Cut to Sam and Dean, who are watching a TV news report on Rebecca's attempted murder. A drawing of the suspect has Dean's appearance.

The ante has been upped once again. Now, if they don't find the creature, it may use Dean's identity to kill and kill again. Nice touch!

Sam and Dean realize the creature drove Dean's car to Rebecca's, so off they go to retrieve their weapons. Unfortunately, they are spotted by the police. Sam gives himself up to allow Dean to escape. Dean, contrary to the agreed upon plan, goes off to the sewers to hunt the creature down. He arrives at the lair to discover.... Rebecca captured?

Cut to Rebecca and Sam at Rebecca's house. They are talking about the creature and how to kill it. However, the creature has assumed Rebecca's identity, and once again knocks Sam unconscious.

Meanwhile, Dean has rescued Rebecca, and realizes what's going on.

Back at Rebecca's, the creature, in true villain form, reveals his dastardly plan to Sam. He'll kill Sam while using Dean's identity, making Dean a wanted man. Two birds with one stone, eh? Sam, however, manages to get free and struggle with the creature, and Dean arrives just in time to shoot it in the heart.

However, in another nice twist, it maintains Dean's shape. So the brothers win, and yet, it's not without cost. Dean is now thought to be dead, since the creature kept Dean's identity when it died. This comes up in future episodes, and has the potential to make the brothers' lives and jobs more difficult. That's another legitimate personal cost to the conflict. I expect to see more of these types of losses, where the brothers lose things they value like their reputations, their honor, maybe even their peace of mind (Sam has already lost his). Or maybe their immortal souls....

A note about the use of source music. Source music, for those that didn't visit the link above, is music in the show that comes from a source that you can see or that you know about if it's not seen. For example, if there is music playing in a scene, but you know a character in the scene has his stereo on, it's source music even if you can't see the stereo in the frame. This series uses music masterfully, in my opinion. The music is a nice mix of older rock and newer stuff, and always fits the mood and episode. They also use source music frequently, and it's always perfectly chosen. Music is one of the strong points of the show.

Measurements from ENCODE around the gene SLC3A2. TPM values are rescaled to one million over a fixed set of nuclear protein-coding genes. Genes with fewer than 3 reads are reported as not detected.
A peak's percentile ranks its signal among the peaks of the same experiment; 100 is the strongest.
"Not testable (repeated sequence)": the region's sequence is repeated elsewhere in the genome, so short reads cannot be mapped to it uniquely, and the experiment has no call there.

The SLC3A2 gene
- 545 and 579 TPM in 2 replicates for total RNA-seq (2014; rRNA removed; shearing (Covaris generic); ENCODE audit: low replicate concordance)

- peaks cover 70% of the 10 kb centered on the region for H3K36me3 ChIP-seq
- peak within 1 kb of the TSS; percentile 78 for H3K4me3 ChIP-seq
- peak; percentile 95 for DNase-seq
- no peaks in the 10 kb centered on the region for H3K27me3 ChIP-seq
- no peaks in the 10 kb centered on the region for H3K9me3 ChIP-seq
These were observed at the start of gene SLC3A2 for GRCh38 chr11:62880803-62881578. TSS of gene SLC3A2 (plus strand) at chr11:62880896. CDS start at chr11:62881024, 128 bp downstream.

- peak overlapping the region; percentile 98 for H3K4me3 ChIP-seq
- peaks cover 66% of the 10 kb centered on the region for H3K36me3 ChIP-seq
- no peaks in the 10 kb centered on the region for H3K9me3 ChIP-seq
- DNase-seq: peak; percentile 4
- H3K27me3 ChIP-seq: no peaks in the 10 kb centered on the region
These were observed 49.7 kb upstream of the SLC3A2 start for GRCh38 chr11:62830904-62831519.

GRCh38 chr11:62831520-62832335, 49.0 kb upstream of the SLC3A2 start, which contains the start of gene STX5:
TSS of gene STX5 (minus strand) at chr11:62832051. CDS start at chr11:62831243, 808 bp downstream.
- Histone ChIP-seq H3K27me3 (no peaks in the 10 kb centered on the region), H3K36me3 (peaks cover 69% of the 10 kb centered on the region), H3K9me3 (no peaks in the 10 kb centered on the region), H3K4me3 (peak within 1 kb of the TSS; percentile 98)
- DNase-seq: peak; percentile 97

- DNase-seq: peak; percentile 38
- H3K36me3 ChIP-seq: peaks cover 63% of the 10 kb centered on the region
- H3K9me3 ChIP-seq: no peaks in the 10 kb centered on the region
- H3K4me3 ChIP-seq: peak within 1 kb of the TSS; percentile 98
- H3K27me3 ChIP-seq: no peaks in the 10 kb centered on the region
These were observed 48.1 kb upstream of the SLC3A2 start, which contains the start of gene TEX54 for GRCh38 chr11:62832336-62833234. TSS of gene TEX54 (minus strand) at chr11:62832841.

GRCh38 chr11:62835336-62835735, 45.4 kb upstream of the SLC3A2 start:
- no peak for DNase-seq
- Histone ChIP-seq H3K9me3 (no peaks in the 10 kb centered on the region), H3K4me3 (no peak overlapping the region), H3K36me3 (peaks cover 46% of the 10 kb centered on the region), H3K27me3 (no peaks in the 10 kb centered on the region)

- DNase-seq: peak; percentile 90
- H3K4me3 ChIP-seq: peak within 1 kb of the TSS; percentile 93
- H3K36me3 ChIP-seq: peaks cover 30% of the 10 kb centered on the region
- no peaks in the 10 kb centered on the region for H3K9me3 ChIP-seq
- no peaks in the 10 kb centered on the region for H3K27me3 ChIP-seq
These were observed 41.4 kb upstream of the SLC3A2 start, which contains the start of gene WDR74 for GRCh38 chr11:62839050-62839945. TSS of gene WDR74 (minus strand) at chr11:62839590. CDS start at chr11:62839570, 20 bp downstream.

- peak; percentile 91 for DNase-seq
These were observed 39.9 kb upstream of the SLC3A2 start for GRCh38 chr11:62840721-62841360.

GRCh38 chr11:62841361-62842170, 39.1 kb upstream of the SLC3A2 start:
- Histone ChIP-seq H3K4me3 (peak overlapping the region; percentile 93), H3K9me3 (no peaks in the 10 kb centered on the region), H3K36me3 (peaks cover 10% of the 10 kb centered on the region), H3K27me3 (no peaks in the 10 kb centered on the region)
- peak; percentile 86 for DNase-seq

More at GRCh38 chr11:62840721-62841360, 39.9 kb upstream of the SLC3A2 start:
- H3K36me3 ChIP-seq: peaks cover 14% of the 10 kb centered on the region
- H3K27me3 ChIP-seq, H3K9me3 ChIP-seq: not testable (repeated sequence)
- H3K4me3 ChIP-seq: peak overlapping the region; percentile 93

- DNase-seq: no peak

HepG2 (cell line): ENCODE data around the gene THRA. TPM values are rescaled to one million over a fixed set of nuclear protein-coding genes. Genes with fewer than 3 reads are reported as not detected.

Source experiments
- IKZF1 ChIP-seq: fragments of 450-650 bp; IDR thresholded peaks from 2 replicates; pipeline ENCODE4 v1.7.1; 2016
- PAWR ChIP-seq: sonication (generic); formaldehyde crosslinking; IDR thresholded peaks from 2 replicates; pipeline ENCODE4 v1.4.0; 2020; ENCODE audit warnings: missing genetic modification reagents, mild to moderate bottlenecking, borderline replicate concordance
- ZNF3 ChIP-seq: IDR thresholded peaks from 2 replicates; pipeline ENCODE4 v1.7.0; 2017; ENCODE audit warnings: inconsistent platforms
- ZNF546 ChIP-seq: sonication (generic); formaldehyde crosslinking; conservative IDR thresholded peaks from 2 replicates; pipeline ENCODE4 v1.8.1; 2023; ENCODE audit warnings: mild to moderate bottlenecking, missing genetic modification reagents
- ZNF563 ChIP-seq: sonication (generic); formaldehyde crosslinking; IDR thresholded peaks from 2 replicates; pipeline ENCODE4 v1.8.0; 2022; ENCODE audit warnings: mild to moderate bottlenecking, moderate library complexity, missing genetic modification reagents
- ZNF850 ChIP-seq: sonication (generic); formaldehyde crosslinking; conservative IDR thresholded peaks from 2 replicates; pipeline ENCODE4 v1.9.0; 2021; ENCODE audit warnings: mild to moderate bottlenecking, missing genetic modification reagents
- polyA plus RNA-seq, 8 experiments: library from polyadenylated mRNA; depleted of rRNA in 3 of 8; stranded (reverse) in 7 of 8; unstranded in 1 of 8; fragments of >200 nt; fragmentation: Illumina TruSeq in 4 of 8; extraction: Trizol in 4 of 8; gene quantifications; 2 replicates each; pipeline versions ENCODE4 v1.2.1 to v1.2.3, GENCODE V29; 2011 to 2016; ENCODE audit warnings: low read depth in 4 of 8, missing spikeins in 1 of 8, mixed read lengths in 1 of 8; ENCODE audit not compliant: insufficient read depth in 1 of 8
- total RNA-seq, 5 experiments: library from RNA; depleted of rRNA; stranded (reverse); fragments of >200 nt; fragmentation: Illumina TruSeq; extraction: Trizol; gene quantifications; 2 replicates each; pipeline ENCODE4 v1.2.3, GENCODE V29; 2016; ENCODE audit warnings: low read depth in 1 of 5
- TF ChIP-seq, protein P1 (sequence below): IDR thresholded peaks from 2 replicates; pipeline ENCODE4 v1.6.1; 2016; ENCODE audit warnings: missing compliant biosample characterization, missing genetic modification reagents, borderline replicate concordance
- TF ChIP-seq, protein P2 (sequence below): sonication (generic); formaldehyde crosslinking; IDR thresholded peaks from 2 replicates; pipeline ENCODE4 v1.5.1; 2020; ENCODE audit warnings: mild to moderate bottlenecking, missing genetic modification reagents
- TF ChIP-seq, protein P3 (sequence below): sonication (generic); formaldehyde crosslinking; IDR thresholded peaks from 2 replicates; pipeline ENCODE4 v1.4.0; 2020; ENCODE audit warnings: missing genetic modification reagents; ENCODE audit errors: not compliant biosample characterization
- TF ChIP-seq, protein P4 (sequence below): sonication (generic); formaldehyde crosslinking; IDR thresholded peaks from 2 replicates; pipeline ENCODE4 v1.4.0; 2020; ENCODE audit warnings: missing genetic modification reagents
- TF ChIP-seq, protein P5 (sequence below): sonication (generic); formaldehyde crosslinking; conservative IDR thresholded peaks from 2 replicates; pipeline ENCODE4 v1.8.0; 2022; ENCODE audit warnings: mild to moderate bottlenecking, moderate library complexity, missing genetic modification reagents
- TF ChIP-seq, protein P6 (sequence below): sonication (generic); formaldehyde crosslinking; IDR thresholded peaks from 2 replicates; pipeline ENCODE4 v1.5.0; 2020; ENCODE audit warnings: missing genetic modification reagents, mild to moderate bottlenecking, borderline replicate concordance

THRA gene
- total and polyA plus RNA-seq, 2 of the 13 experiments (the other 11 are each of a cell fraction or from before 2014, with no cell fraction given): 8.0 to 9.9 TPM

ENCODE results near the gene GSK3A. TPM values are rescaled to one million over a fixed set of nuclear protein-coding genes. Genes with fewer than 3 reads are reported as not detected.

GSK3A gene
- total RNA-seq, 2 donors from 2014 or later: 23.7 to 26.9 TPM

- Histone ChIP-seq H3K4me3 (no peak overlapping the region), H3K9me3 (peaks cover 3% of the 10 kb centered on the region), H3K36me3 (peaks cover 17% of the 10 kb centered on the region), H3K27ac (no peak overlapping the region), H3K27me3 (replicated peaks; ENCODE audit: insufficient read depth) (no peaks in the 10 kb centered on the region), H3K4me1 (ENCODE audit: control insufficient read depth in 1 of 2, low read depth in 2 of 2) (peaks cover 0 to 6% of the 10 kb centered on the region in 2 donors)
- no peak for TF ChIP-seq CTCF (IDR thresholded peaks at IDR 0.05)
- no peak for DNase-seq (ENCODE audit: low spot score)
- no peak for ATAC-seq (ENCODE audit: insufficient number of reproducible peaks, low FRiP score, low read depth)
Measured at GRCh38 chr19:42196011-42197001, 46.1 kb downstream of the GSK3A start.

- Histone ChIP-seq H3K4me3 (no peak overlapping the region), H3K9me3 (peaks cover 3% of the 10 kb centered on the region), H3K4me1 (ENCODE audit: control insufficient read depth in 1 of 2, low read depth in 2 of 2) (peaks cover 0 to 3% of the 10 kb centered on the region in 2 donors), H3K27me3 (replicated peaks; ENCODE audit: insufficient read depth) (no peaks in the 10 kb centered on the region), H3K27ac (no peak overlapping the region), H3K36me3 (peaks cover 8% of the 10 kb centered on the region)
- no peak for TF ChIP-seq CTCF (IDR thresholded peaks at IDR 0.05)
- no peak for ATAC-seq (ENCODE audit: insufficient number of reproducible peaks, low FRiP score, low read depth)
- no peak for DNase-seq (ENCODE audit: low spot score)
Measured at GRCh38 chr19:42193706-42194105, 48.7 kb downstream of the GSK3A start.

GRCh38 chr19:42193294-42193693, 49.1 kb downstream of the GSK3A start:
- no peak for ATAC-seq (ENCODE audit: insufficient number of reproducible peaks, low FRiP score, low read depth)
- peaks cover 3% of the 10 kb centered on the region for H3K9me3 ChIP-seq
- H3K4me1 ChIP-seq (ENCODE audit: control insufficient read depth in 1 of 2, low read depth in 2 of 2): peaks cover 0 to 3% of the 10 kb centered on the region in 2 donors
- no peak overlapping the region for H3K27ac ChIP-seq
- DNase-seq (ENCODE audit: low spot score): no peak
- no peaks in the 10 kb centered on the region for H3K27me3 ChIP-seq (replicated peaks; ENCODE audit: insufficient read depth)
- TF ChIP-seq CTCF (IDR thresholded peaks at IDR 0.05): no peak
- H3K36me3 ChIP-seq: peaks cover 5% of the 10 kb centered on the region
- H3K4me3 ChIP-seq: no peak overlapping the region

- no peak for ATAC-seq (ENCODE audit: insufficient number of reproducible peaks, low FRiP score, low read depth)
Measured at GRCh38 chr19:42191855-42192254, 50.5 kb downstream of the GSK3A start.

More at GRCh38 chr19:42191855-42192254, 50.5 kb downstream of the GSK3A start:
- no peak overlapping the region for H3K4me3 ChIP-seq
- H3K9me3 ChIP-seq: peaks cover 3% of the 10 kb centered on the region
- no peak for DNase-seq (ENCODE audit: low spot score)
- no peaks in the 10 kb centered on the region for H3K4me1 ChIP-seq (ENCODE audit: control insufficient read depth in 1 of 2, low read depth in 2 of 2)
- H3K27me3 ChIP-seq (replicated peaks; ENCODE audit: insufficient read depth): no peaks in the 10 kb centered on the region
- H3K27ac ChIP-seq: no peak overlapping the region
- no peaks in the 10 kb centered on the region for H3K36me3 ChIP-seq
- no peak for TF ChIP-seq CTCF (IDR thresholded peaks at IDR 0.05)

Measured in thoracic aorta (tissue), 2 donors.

If you want a great (and famous) example of source music, watch Hitchcock's "Rear Window". All (or nearly all) of the music in the film is source music, yet it seems to natural to the film. It helps to draw you into the drama on the screen, as good music choices should.


The writer, John Shiban, wrote 3 episodes of Supernatural, as well as several episodes of The X-Files and The Lone Gunmen (the X-Files spinoff). He also wrote a TV treatment of Frankenstein.

The director, Robert Duncan McNeill, directed episodes of : Dead Like Me and Medium. He also acted in episodes of Home Front and Early Edition (must have an in with Kyle Chandler).

This episode departed from the urban legend theme, so not much info on the shapeshifter out there. They seemed to lift appropriate bits and pieces from the legend of dopplegangers (info at Wikipedia, and Unexplained Mysteries.

Posted by Miller on September 12, 2006 8:10 PM